Yet another Active Template Library hole makes Internet Explorer susceptible to remote code execution.
All versions of IE require a patch that Microsoft released this week to block a malicious ActiveX control from taking over your system.
The patch I identified last week as the most important of those released by Microsoft in November has been found to cause systems with certain ATI and Nvidia adapters to freeze.
You can fix the problem by removing the patch, installing an updated video driver, and reapplying the patch.
Systems running Windows 2000, Windows XP, or Windows Server 2003 are at risk of infection via fonts used on malicious Web sites.
No attacks exploiting this vulnerability have been recorded yet, but I expect them to begin soon — so apply this patch right away.
Two Microsoft add-ons for the Mozilla Firefox browser — .NET Framework Assistant and Windows Presentation Foundation — were temporarily blocked this week by Firefox staff because of vulnerabilities announced by the Redmond company on Oct. 13.
Firefox experts may allow the use of both add-ons by the time you read this, but for safety’s sake, users of all browsers should apply the Microsoft patch immediately.
All versions of Windows XP and Vista have been found to be susceptible to infected image files in software and on Web sites, Microsoft announced on Patch Tuesday.
The fix Microsoft released this week for XP and Vista is also needed by the .NET Framework, MS Office versions from XP to 2007, Works 8.5, and Forefront Client Security.
Mozilla has ended support for version 2 of the Firefox browser, so if you haven’t upgraded already, it’s time to get version 3.5.3 (or 3.0.14, if the 3.5 release isn’t compatible with your system).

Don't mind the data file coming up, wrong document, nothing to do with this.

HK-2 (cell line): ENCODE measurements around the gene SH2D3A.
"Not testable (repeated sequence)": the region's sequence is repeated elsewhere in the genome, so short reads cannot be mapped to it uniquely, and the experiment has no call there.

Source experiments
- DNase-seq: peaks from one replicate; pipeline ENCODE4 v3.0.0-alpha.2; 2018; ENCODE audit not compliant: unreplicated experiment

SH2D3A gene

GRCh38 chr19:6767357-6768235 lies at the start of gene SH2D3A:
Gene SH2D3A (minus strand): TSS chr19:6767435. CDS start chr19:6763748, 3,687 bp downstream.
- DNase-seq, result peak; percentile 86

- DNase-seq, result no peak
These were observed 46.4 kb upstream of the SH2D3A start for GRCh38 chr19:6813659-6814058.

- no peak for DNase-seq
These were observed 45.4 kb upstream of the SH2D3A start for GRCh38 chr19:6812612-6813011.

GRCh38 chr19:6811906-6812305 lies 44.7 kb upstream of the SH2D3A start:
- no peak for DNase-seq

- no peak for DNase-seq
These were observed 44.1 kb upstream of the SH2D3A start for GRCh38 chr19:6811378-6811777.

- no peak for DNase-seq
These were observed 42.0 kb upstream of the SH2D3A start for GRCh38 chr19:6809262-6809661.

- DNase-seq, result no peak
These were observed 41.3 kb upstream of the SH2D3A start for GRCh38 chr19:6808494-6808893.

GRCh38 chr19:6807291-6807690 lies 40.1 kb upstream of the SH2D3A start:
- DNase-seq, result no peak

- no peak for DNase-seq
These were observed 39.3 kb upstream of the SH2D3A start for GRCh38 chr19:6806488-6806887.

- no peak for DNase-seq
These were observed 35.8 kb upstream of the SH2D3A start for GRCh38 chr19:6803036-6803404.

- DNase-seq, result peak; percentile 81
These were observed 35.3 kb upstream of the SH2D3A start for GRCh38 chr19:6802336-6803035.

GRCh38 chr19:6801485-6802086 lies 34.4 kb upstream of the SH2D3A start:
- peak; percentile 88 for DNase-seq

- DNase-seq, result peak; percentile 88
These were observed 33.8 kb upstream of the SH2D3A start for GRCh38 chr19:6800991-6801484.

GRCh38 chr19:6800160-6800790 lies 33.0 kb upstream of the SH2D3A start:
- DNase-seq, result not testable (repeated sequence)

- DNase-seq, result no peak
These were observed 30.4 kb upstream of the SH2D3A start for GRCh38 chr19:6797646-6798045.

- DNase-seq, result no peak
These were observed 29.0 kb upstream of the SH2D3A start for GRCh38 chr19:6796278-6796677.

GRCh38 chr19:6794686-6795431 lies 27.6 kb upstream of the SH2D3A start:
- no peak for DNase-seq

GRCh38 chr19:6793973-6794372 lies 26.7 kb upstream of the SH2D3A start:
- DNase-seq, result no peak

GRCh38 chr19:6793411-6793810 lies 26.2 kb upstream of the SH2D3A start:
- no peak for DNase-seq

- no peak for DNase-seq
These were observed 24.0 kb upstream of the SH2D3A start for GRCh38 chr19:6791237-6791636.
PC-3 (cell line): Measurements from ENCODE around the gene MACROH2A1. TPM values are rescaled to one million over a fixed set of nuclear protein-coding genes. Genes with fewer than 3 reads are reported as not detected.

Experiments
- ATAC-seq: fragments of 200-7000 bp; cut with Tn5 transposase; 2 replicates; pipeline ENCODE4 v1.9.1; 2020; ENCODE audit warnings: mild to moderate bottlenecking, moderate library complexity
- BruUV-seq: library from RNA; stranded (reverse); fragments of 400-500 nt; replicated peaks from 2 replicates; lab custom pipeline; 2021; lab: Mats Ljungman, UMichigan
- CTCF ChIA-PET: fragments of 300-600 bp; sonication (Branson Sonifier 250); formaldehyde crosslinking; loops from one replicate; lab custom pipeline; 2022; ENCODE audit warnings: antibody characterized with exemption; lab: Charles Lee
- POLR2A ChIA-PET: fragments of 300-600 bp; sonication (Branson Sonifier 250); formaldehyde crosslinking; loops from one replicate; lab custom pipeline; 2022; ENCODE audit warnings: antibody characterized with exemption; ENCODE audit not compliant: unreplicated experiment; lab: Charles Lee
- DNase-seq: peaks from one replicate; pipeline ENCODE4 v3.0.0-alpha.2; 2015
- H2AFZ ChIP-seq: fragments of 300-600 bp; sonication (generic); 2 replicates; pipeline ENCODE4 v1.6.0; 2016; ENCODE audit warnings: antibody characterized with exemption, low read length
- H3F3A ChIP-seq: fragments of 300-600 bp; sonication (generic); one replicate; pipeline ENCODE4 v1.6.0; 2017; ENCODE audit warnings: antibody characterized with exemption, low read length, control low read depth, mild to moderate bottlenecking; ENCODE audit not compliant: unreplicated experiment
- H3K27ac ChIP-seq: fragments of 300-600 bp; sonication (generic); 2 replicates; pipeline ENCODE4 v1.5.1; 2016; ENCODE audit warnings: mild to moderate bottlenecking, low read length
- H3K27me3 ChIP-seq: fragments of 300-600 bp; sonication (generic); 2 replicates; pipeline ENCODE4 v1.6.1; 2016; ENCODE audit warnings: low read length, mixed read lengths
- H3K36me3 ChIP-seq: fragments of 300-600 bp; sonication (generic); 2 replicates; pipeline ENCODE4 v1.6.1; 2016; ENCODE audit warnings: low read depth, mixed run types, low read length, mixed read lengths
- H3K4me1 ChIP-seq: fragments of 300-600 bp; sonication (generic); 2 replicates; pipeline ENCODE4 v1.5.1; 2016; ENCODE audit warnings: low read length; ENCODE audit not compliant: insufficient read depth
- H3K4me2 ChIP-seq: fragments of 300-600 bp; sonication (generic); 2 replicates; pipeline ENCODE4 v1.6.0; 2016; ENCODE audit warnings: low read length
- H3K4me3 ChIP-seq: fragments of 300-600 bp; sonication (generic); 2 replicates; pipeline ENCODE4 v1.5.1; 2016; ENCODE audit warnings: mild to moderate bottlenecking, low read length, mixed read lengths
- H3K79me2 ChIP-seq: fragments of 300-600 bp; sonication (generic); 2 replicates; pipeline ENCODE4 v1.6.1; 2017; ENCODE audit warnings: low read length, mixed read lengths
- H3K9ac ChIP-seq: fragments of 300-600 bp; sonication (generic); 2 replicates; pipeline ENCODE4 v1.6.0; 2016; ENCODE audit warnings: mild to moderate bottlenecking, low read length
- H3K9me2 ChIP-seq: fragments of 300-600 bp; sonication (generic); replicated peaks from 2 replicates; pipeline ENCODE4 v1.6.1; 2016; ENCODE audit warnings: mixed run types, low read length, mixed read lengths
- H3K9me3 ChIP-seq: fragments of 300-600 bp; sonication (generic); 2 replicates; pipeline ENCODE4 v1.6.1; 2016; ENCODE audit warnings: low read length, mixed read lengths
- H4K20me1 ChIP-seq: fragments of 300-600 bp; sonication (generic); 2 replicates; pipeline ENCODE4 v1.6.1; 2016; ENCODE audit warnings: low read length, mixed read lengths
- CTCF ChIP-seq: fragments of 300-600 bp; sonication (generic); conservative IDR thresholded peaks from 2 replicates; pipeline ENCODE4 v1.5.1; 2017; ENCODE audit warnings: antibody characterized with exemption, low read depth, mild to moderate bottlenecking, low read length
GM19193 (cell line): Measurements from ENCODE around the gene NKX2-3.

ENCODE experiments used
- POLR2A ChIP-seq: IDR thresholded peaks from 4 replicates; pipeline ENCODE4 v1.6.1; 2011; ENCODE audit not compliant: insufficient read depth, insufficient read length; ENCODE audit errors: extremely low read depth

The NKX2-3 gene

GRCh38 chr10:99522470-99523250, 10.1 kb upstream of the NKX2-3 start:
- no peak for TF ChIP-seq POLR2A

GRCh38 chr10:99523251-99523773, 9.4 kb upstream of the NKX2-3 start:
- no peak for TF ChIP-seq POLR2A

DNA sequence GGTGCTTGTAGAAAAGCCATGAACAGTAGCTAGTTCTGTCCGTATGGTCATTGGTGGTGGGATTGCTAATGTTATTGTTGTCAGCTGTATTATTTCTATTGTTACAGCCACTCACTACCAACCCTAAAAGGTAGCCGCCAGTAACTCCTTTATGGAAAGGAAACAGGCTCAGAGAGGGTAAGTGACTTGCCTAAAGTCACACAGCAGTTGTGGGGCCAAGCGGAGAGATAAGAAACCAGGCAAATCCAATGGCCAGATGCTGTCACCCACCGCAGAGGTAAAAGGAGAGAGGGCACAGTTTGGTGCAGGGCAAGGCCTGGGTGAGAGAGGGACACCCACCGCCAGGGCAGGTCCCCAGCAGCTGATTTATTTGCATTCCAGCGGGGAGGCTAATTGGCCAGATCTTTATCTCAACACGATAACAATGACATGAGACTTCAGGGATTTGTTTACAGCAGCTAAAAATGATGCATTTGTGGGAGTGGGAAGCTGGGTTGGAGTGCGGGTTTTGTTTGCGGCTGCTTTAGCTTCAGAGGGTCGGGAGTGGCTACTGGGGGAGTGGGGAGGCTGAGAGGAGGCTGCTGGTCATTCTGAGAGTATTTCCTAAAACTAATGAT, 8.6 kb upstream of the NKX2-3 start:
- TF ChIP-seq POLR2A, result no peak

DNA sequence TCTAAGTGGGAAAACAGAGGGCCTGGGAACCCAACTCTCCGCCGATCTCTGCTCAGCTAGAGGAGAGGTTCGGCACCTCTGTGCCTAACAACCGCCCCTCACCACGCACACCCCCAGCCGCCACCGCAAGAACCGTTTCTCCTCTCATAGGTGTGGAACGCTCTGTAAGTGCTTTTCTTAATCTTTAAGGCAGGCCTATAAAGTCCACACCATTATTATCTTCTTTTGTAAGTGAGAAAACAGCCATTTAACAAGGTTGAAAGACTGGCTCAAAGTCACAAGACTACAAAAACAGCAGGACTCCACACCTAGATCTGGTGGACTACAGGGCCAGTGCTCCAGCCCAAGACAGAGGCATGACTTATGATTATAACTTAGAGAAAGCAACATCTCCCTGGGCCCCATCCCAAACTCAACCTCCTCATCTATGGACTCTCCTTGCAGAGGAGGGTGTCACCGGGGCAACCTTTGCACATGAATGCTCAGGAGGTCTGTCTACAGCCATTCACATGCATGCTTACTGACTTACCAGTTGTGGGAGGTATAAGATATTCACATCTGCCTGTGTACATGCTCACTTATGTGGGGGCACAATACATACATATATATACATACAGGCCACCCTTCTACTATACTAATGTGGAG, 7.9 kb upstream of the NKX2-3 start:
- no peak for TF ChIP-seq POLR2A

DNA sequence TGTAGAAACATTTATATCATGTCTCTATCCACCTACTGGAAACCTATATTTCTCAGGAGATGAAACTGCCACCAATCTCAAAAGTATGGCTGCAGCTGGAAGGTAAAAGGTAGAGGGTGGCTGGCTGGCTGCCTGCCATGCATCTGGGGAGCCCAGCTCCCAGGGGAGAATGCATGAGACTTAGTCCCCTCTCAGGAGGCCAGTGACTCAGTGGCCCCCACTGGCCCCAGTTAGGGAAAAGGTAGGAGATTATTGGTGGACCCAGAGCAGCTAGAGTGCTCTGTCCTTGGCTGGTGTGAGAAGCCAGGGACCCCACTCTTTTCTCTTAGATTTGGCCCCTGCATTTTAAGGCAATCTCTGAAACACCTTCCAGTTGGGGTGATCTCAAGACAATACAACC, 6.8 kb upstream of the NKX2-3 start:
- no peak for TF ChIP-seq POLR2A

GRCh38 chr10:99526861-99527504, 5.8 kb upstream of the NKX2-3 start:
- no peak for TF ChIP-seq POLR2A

Now that browsers are the principal entry point for malware, ensuring that you have the latest release is more important than ever.
Three separate browser vulnerabilities make you susceptible to drive-by exploits from otherwise-trustworthy Web sites.
These threats affect you even if you never use Windows Media Player or Internet Explorer, so you should definitely apply this week’s Windows patches.
Microsoft has begun presenting Internet Explorer 8 as an available update to PCs that previously hid IE 8 from the update list.
If you’ve previously declined and hidden IE 8 in one of Microsoft’s update services, you’ll need to do so again to prevent the browser from being part of the download list.
The Active Template Library (ATL) glitch in Microsoft’s Visual Studio, which was the subject of last month’s out-of-cycle update, requires yet more application patching this week.
Outlook Express, Windows Media Player, and various ActiveX controls are all vulnerable to the ATL security hole.
If you previously applied a killbit for an ActiveX flaw in IE, rest easy — there’s no need to undo the killbit prior to installing the full patch that Microsoft’s released.
XP systems with the killbit installed will not be offered the patch automatically, but you can download and install the update manually without having to make any other changes, if you like.